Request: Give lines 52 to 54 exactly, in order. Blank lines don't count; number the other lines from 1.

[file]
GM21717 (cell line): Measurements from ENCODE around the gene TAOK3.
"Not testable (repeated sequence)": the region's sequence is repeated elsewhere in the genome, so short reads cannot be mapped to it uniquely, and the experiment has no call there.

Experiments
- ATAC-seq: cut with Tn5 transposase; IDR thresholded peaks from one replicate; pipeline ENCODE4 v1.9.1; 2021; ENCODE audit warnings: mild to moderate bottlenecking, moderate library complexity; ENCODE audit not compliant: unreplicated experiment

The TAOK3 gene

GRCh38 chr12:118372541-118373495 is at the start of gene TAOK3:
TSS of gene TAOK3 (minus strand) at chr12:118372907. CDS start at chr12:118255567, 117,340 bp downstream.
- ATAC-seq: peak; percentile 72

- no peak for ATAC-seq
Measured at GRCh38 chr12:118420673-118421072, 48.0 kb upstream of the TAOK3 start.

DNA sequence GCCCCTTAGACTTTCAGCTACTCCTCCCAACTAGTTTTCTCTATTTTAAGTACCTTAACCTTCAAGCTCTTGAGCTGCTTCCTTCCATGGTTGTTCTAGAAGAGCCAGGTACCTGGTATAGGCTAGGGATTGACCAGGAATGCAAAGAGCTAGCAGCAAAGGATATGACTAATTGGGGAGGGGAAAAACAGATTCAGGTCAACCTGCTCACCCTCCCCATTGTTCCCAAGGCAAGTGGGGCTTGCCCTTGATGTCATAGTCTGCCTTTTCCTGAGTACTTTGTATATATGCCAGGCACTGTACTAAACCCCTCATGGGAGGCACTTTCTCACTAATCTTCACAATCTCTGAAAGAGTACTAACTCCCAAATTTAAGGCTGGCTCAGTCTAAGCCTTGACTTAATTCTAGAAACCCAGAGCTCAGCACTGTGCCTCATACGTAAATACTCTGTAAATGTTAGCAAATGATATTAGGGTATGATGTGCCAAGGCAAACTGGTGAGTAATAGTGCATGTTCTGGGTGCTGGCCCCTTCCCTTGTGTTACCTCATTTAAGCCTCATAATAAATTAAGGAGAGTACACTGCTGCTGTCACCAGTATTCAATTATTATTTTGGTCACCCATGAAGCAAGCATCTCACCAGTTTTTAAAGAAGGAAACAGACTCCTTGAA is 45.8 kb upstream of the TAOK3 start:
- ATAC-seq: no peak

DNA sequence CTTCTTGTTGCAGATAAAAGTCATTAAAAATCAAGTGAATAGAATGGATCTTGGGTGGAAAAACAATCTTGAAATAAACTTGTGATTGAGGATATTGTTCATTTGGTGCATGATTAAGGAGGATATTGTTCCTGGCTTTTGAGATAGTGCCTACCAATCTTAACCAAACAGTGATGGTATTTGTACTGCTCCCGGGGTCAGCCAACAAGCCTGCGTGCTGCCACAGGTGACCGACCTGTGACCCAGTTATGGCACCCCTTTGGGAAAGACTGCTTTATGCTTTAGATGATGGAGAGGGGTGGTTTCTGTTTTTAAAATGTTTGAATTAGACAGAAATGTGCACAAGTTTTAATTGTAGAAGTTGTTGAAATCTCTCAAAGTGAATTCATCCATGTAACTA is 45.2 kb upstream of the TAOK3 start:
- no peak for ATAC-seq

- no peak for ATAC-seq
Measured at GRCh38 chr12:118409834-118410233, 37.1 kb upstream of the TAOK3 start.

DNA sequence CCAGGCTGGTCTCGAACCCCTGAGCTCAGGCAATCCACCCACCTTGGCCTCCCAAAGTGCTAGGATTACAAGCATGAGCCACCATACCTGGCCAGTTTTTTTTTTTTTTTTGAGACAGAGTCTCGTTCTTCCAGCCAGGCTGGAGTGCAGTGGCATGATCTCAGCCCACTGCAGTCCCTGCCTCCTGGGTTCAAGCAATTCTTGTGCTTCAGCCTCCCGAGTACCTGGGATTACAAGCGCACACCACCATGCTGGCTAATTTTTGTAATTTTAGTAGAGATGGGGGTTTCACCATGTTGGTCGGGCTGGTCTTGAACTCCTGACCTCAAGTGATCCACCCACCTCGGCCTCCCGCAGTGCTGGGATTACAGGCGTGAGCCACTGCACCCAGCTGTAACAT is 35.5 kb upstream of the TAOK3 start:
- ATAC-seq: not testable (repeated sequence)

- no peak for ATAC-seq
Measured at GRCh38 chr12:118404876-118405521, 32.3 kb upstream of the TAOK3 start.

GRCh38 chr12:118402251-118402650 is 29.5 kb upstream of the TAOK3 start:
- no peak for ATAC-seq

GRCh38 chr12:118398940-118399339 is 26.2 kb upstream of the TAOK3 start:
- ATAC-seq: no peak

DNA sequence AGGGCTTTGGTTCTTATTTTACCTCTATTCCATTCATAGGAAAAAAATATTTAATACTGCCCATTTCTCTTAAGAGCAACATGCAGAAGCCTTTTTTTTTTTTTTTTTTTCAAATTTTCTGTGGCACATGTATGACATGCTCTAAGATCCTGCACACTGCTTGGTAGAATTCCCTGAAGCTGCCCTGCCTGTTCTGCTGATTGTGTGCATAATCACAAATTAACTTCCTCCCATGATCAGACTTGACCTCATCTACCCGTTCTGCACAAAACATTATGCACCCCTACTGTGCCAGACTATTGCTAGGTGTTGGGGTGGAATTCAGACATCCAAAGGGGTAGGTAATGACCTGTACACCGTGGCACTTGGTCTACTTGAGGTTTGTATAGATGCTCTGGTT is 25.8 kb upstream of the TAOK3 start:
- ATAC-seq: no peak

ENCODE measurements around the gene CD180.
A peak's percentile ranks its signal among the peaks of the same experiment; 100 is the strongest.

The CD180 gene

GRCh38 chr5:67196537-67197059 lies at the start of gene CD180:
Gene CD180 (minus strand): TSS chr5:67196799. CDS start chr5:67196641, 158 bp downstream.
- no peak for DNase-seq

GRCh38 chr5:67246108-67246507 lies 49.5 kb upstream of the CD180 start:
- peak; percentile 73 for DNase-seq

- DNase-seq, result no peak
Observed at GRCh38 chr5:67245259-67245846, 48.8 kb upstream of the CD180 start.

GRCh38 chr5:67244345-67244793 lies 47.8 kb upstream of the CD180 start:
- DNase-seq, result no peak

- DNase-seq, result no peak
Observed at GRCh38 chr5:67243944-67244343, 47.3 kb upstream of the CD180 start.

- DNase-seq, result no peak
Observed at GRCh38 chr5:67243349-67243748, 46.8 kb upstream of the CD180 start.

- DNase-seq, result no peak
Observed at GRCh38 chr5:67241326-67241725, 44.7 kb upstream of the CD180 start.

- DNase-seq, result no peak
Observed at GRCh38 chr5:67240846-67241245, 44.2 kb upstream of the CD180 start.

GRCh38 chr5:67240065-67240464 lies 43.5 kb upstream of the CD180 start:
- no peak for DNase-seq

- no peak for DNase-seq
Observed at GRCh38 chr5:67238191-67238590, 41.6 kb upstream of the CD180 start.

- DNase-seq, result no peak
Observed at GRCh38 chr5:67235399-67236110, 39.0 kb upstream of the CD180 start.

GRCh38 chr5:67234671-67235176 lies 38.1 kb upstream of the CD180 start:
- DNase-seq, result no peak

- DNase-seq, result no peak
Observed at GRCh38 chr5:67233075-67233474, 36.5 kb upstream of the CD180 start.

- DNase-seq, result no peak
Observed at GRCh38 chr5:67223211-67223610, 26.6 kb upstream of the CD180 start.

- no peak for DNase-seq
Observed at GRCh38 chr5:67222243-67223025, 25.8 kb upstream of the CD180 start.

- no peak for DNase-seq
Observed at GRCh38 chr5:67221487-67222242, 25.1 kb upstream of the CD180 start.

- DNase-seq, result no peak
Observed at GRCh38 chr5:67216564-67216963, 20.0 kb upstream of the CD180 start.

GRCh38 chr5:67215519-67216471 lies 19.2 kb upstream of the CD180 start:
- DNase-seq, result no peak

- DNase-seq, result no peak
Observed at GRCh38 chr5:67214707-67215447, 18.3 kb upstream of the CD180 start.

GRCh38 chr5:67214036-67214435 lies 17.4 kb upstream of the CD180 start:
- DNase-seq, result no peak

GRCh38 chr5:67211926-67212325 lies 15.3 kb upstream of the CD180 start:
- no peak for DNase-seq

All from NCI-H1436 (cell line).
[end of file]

Observed at GRCh38 chr5:67235399-67236110, 39.0 kb upstream of the CD180 start.

GRCh38 chr5:67234671-67235176 lies 38.1 kb upstream of the CD180 start:
- DNase-seq, result no peak